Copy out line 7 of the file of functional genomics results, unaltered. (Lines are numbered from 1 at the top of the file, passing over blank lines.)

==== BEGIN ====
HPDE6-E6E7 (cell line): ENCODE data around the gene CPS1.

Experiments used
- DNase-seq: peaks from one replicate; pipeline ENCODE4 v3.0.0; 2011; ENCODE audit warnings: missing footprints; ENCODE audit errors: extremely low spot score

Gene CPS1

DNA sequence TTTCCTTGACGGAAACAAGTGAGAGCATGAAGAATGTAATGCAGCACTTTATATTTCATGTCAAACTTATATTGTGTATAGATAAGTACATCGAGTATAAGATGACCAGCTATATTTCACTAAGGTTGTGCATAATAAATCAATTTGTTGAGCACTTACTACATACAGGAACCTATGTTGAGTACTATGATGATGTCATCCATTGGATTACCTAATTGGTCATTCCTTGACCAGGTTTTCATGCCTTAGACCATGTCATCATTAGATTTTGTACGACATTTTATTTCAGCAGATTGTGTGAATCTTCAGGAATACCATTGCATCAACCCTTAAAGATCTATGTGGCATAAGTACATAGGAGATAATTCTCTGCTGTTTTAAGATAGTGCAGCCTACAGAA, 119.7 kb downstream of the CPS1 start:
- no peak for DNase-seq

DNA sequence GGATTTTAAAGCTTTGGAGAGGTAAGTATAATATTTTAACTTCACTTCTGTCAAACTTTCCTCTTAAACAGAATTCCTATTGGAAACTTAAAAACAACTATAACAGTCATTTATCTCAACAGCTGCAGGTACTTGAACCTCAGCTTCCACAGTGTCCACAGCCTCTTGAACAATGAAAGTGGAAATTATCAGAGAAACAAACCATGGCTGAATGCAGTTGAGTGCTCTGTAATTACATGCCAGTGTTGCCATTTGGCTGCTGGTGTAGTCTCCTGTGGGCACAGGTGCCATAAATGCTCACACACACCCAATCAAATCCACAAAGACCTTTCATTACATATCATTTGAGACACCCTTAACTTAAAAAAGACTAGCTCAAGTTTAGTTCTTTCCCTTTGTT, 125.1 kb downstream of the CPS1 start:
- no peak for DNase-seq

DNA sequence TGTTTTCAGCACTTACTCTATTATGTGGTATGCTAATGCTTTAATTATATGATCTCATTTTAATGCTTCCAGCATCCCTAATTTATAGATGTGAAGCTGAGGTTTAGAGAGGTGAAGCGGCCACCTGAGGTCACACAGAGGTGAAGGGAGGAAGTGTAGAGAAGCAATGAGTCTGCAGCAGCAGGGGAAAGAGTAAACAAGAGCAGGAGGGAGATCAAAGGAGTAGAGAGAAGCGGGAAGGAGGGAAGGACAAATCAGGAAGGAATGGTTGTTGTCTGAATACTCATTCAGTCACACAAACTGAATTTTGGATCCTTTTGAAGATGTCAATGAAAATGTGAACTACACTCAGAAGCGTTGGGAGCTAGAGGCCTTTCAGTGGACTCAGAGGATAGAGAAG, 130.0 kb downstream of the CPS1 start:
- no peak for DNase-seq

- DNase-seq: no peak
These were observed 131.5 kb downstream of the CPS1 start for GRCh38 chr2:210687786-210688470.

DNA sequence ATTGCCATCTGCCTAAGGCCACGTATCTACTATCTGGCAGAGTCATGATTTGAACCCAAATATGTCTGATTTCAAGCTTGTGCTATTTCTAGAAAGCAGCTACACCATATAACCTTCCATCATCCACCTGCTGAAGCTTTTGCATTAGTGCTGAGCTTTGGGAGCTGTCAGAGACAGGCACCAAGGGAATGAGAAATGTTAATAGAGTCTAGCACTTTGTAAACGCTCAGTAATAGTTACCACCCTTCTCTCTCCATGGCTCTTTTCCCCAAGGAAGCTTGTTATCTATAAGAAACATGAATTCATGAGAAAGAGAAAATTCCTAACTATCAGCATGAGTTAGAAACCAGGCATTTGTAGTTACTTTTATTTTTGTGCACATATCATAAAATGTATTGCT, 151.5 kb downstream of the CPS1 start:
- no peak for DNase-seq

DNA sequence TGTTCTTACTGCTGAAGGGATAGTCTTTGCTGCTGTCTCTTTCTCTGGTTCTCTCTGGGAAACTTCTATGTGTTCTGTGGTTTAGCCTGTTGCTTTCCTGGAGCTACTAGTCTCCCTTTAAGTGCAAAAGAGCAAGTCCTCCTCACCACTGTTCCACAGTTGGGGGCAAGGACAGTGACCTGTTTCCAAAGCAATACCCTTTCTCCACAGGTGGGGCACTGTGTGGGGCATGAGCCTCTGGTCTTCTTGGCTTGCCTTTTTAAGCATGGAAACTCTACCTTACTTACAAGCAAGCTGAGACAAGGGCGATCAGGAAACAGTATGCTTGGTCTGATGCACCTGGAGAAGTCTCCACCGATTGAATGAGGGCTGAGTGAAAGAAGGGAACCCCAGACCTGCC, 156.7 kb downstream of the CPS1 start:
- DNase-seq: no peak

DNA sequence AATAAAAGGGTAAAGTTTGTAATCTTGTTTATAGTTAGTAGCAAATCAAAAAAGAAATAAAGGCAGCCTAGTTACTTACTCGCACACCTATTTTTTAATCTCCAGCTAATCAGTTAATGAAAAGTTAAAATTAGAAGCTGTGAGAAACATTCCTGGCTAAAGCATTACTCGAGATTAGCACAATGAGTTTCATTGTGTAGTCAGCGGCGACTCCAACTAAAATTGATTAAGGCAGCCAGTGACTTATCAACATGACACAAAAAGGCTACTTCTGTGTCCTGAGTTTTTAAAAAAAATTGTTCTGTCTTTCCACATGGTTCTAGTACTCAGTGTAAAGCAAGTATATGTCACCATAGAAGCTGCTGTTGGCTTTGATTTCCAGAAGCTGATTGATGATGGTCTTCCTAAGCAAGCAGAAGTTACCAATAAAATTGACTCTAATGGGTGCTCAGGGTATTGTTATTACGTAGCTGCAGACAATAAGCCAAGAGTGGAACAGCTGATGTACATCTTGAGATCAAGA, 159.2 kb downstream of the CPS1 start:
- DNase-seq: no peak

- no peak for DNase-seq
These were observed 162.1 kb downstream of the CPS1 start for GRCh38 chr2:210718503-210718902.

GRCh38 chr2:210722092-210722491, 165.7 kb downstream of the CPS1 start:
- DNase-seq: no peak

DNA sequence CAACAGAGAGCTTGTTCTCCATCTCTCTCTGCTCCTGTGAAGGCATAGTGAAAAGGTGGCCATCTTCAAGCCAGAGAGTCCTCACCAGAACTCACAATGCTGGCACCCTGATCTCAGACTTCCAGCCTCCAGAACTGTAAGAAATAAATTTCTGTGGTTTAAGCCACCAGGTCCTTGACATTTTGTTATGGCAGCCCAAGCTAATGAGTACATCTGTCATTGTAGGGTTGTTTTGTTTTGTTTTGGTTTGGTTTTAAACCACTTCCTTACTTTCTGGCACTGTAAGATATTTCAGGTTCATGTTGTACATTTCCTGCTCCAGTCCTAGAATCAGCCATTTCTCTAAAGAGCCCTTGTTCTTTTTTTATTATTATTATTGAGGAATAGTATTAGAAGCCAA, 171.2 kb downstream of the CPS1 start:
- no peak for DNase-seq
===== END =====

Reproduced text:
DNA sequence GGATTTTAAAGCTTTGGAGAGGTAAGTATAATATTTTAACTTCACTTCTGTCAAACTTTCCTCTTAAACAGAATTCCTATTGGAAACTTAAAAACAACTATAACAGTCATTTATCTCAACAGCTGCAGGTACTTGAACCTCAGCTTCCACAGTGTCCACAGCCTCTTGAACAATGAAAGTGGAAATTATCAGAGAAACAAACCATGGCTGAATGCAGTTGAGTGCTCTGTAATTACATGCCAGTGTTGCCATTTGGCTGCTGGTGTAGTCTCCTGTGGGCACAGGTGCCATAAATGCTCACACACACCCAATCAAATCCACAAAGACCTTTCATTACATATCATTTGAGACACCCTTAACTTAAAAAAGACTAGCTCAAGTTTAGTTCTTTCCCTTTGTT, 125.1 kb downstream of the CPS1 start: